Democrats Lori Saldaña and Scott Peters challenge incumbent Republican Brian Bilbray in San Diego’s newly redrawn 52nd Congressional District. Which Democrat stands the best chance to defeat an incumbent who is widely viewed as vulnerable?
In the 2012 election season, there are two major Democratic challengers to the 52nd District Congressional seat currently held by Brian Bilbray. Bilbray, you may recall, was elected to represent the 50th District in North San Diego County in a special election in 2006 to replace Duke Cunningham, who was on his way to jail on a bribery conviction. He was challenged both times by Francine Busby, the Democratic former School Board member who also challenged Bilbray in 2010 and lost.
But things have changed significantly since that 2010 election. California has a new primary system put in place by the voters. Unlike the previous system, where unless one candidate earned more than 50% of the total vote, the top vote getters from each party would advance to the general election in November. This time around the top two vote getters regardless of party affiliation will advance to the November general; unless of course someone earns more than 50% on June 5th, which is very highly unlikely.
Through the state’s redistricting process, the district itself has changed dramatically. The old 50th District extended from Del Mar through Carlsbad, and inland through Rancho Santa Fe and into parts of Escondido. It was defined by the most wealthy and exclusive locales in San Diego County, and was fairly heavily Republican. The new 52nd District, however, shifts to the south, extending from inland Del Mar down through Coronado, and east into Rancho Peñasquitos and Poway. It is decidedly middle class, and is split fairly evenly between Democrats, Republicans, and “Decline to State.”
If ever there was a time for a Democrat to pick up this seat, 2012 would appear to be it.
Last week I had the opportunity to hear both major Democratic candidates, Lori Saldaña and Scott Peters, speak in person, with some extensive one-on-one Q&A time.
Now, I have to admit that my initial inclination prior to last Wednesday (when Saldaña spoke in front of the Ocean Beach Planning Board) was to support one candidate over the other. Now I’m not so sure. You see, most of what I thought about the two candidates was based primarily upon my first impressions of them both. And the thing about first impressions is that they often don’t give you the full picture and can sometimes be rather misleading.
So over the next couple of days I will take a look at each of the major Democratic candidates in the 52nd Congressional District. I have my biases, but I will do my best to hide them and let you, the reader, make up your own mind.
Lori Saldaña, Progressive Firebrand
Lori Saldaña is viewed as the progressive firebrand in this race. She’s the candidate who, if elected, is most likely to quickly establish her membership in the Congressional Progressive Caucus. She is a past chair of the San Diego Sierra Club and was a champion of environmental issues in the State Assembly.
In 1999, she was appointed by President Bill Clinton to the Border Environment Cooperation Commission’s advisory council to work on clean water projects in 10 US/Mexico border states. She’s been endorsed by the National Organization for Women and Emily’s List. 71% of the more than 20,000 members of MoveOn.org in the 52nd District chose Saldaña as their preferred candidate. “You rarely see that kind of overwhelming support,” said MoveOn spokesman Daniel Mintz.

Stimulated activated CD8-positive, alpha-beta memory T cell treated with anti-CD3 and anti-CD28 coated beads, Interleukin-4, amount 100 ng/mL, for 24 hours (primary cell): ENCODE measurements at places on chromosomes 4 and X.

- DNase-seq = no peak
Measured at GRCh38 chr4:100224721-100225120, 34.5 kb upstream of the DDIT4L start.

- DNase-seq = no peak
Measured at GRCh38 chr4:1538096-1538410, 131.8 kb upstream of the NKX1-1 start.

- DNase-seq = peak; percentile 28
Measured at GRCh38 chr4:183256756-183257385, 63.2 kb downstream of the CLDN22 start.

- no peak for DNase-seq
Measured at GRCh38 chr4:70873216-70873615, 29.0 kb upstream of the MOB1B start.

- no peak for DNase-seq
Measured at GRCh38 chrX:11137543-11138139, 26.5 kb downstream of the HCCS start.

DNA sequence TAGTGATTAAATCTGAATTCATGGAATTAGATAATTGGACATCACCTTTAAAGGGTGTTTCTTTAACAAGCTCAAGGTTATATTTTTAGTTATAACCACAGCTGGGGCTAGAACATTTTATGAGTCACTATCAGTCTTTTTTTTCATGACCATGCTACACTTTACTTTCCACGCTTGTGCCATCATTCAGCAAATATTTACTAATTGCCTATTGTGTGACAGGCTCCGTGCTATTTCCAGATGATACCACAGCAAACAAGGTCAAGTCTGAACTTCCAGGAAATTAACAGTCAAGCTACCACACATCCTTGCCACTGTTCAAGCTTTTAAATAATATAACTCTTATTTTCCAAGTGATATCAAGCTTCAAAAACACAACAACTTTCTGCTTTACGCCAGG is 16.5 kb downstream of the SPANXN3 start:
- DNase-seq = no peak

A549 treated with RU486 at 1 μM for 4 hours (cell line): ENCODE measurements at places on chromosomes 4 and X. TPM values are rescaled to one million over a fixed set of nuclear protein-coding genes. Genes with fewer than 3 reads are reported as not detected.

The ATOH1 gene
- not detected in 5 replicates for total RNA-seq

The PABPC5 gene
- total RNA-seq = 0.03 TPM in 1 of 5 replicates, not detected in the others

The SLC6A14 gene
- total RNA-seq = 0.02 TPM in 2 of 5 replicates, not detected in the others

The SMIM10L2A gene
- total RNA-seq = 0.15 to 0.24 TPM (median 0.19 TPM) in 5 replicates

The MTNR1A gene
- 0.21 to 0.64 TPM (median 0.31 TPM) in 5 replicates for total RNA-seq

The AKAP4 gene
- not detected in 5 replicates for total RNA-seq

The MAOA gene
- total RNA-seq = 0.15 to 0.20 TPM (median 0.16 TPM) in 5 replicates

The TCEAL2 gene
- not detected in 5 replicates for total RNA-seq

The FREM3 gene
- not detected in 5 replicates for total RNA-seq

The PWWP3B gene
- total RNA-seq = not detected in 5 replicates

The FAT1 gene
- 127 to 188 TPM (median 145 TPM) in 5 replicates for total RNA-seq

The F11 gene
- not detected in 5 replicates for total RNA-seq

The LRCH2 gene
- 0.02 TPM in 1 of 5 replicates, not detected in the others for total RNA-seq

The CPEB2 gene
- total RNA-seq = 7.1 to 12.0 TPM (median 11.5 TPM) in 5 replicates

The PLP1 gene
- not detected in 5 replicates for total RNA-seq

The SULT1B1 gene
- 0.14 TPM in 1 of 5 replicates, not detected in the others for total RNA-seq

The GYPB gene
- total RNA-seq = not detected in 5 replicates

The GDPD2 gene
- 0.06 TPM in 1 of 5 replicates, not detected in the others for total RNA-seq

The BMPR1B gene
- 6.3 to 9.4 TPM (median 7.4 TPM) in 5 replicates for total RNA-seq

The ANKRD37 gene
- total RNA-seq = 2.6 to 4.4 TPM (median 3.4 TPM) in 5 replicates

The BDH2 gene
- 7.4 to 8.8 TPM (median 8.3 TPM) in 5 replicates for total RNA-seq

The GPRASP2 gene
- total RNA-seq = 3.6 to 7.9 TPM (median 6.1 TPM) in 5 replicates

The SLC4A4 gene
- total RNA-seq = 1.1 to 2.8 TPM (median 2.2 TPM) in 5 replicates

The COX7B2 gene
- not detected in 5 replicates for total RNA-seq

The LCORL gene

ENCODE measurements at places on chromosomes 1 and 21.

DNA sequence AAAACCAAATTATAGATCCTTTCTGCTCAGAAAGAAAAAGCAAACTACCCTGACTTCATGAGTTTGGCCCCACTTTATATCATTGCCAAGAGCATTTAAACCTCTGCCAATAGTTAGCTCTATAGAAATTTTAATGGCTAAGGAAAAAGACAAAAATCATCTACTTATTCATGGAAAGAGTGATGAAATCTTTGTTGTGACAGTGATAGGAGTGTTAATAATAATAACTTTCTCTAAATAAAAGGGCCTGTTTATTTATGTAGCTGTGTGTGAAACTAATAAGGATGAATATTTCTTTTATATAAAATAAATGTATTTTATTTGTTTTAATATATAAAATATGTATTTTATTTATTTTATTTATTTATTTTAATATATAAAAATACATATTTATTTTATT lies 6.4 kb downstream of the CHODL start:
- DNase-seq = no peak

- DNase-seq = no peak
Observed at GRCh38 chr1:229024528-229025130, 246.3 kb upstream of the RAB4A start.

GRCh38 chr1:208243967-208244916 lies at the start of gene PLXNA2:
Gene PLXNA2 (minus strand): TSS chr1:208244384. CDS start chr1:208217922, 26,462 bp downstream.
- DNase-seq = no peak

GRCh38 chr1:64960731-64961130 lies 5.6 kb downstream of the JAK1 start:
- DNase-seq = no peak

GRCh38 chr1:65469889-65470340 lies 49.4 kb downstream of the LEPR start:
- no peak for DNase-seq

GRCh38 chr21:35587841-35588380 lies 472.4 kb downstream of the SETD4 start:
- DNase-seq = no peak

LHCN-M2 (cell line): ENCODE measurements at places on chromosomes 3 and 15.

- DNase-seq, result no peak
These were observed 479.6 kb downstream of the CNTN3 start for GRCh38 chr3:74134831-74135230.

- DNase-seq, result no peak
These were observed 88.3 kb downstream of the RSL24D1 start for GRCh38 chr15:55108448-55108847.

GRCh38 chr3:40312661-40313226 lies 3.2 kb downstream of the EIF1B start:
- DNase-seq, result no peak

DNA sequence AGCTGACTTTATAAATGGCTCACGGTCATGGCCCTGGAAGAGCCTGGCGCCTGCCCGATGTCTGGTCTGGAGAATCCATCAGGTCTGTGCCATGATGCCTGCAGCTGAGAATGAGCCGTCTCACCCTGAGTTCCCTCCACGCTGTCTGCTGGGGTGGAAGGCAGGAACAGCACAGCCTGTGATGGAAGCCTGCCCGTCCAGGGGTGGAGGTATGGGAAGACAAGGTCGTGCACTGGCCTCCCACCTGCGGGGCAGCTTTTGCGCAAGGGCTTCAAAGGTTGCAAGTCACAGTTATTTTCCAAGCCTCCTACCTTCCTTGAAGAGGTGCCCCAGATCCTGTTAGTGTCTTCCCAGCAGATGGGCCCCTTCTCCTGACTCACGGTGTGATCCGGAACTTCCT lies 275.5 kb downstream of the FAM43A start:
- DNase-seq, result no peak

She is underfunded, but has run an unparalleled grass roots campaign, walking the district herself and meeting as many people as she can. It’s the only way she can compete, she says. Her opponents have much greater resources than she does.
According to the Federal Election Commission, Saldaña has brought in $214,005 to her campaign, and as of the last reporting has $96,362 cash on hand. Compare that to the $459,213 in receipts and $251,029 cash on hand for Scott Peters, and $1,037,831 in receipts and $787,310 on hand for Republican Brian Bilbray.
In the money race, Saldaña is well behind. And yet polling data has Saldaña very competitive. According to a recent poll conducted by the public opinion and research firm Fairbank, Maslin, Maulin, and Metz recently released by the Saldaña campaign, the candidate is leading the field with 38% among Democratic voters, compared to 14% for fellow Democrat Scott Peters. The polling memo also says that Saldaña “moves to within a statistical dead heat with incumbent Brian Bilbray when voters learn more about her.”
The poll shows Bilbray in the lead overall with 32%, Saldaña in second with 18%, and Peters trailing in third with 10% of the vote and 31% undecided. It should also be noted that the survey was based on telephone interviews with 504 voters in the 52nd district, and claims a margin of error of plus or minus 4.5%, a pretty significant swing.
Among her strengths, she says, is that she is more representative of her constituency. She comes from a military family of modest means, and as such has been a leader on veterans’ issues in the Assembly. Upon her graduation from college she spent a year as a union carpenter’s apprentice, helping to build the Pacific Beach Post Office.
Prior to her election to the California State Assembly, she was an information technology instructor and researcher at the community college level and for the University of California. She says she left teaching to run for the Assembly because of funding cuts to the programs she taught, and because funding grants that she had won to build computer labs in poor neighborhoods got redirected to other uses.
She has previously run three political campaigns—all for the State Assembly—and was heavily outspent in each, yet she managed to win all three races, which she says shows her strength as a true grass roots candidate. She says that she has not been heavily courted by lobbyists throughout her career in the Assembly (where she has termed out), and has not been so pursued now as a candidate for Congress.
Saldaña supports the causes and initiatives that are supported by your typical Progressive Democrat. She is an ardent supporter of Social Security, Medicare, and Medicaid, and will oppose any effort to cut benefits to any of them. She points to the fact that “unpaid healthcare bills are the number one reason people file for bankruptcy.”